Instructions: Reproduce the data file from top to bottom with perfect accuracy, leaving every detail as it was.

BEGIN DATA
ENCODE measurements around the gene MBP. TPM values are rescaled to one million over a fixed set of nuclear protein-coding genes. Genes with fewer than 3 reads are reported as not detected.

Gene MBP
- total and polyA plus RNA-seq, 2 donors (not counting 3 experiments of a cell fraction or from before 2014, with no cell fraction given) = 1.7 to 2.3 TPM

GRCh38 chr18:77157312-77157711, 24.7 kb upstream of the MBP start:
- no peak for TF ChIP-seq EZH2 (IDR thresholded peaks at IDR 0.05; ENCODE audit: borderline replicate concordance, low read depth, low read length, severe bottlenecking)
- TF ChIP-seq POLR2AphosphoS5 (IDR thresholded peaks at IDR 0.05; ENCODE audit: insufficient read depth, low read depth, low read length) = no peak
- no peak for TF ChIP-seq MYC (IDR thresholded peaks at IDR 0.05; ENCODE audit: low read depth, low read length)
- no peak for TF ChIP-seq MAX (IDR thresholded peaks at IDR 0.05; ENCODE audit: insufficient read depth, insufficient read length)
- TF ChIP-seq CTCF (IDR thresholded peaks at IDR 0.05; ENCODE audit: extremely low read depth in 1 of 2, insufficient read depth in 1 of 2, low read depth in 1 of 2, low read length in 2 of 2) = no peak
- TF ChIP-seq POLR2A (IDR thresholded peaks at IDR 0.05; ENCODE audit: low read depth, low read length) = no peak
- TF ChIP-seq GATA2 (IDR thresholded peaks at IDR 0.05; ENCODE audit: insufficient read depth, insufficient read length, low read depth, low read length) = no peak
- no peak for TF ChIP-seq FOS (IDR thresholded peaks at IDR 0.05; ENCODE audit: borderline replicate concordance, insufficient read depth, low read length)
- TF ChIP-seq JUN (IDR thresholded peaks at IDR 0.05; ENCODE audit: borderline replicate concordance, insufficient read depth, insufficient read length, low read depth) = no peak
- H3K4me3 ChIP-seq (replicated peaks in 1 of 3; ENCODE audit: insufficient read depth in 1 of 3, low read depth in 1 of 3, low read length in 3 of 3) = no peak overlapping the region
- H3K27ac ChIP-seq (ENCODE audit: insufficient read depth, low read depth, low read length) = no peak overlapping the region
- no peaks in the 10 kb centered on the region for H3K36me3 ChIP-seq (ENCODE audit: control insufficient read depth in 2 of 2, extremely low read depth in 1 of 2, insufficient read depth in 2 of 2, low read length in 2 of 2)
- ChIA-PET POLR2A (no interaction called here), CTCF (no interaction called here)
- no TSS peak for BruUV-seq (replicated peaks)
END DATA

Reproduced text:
ENCODE measurements around the gene MBP. TPM values are rescaled to one million over a fixed set of nuclear protein-coding genes. Genes with fewer than 3 reads are reported as not detected.

Gene MBP
- total and polyA plus RNA-seq, 2 donors (not counting 3 experiments of a cell fraction or from before 2014, with no cell fraction given) = 1.7 to 2.3 TPM

GRCh38 chr18:77157312-77157711, 24.7 kb upstream of the MBP start:
- no peak for TF ChIP-seq EZH2 (IDR thresholded peaks at IDR 0.05; ENCODE audit: borderline replicate concordance, low read depth, low read length, severe bottlenecking)
- TF ChIP-seq POLR2AphosphoS5 (IDR thresholded peaks at IDR 0.05; ENCODE audit: insufficient read depth, low read depth, low read length) = no peak
- no peak for TF ChIP-seq MYC (IDR thresholded peaks at IDR 0.05; ENCODE audit: low read depth, low read length)
- no peak for TF ChIP-seq MAX (IDR thresholded peaks at IDR 0.05; ENCODE audit: insufficient read depth, insufficient read length)
- TF ChIP-seq CTCF (IDR thresholded peaks at IDR 0.05; ENCODE audit: extremely low read depth in 1 of 2, insufficient read depth in 1 of 2, low read depth in 1 of 2, low read length in 2 of 2) = no peak
- TF ChIP-seq POLR2A (IDR thresholded peaks at IDR 0.05; ENCODE audit: low read depth, low read length) = no peak
- TF ChIP-seq GATA2 (IDR thresholded peaks at IDR 0.05; ENCODE audit: insufficient read depth, insufficient read length, low read depth, low read length) = no peak
- no peak for TF ChIP-seq FOS (IDR thresholded peaks at IDR 0.05; ENCODE audit: borderline replicate concordance, insufficient read depth, low read length)
- TF ChIP-seq JUN (IDR thresholded peaks at IDR 0.05; ENCODE audit: borderline replicate concordance, insufficient read depth, insufficient read length, low read depth) = no peak
- H3K4me3 ChIP-seq (replicated peaks in 1 of 3; ENCODE audit: insufficient read depth in 1 of 3, low read depth in 1 of 3, low read length in 3 of 3) = no peak overlapping the region
- H3K27ac ChIP-seq (ENCODE audit: insufficient read depth, low read depth, low read length) = no peak overlapping the region
- no peaks in the 10 kb centered on the region for H3K36me3 ChIP-seq (ENCODE audit: control insufficient read depth in 2 of 2, extremely low read depth in 1 of 2, insufficient read depth in 2 of 2, low read length in 2 of 2)
- ChIA-PET POLR2A (no interaction called here), CTCF (no interaction called here)
- no TSS peak for BruUV-seq (replicated peaks)